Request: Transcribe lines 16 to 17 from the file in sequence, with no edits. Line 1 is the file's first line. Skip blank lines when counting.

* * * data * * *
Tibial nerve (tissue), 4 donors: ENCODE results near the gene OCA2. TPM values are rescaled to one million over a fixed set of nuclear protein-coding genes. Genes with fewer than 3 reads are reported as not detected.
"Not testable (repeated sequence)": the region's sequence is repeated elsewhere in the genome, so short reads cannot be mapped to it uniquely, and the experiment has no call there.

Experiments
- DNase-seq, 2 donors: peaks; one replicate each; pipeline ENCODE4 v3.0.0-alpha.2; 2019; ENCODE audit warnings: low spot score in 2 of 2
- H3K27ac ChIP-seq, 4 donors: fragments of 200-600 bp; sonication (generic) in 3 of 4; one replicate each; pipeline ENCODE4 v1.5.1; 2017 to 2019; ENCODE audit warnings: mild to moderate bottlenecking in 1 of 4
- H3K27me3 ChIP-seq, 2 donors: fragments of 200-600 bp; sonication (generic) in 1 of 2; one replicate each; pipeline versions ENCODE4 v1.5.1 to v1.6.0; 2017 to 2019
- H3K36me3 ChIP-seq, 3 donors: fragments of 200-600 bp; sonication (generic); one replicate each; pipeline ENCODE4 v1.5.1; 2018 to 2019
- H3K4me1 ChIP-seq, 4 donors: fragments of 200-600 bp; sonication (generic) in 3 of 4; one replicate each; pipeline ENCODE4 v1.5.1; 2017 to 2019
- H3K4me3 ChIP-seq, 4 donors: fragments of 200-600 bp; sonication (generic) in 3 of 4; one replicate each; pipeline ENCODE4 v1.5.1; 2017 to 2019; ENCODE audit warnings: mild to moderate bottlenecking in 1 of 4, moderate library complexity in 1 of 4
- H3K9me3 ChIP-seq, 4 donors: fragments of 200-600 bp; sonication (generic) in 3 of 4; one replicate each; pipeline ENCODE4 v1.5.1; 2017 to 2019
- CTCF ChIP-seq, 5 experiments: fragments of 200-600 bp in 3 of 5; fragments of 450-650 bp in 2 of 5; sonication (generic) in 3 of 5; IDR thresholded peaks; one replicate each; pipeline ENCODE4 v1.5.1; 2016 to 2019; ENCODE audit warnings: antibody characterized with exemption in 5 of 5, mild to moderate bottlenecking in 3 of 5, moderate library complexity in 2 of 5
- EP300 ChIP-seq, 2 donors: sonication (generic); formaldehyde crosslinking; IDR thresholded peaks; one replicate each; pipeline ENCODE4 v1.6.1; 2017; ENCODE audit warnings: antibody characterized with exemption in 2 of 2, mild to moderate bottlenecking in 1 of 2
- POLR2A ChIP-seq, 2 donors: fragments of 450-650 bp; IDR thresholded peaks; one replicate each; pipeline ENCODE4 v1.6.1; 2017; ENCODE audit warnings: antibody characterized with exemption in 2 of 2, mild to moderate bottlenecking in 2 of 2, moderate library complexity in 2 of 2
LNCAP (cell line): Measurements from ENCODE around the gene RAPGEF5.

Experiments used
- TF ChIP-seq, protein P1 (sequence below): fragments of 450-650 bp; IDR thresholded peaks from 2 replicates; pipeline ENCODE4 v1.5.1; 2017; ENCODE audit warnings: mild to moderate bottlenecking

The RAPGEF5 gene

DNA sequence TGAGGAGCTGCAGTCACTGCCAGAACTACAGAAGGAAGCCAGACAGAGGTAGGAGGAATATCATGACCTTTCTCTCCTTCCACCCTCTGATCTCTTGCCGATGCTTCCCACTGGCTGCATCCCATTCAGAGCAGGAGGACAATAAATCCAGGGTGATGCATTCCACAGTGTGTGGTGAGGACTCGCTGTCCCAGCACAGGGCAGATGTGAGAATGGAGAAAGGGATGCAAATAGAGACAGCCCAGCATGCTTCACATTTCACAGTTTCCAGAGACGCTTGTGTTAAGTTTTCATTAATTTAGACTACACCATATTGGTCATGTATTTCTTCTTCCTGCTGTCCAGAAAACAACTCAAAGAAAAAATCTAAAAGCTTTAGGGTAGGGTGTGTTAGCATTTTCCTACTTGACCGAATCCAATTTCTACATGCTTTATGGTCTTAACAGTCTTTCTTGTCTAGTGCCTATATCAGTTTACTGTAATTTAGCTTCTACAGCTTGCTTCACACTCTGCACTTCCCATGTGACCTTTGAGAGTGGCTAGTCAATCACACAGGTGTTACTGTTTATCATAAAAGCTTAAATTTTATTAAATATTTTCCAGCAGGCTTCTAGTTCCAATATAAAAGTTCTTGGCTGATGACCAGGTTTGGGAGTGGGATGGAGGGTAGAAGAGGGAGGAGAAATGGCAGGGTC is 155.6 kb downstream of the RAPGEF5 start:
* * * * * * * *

- TF ChIP-seq, protein P1 (sequence below): fragments of 450-650 bp; IDR thresholded peaks from 2 replicates; pipeline ENCODE4 v1.5.1; 2017; ENCODE audit warnings: mild to moderate bottlenecking

The RAPGEF5 gene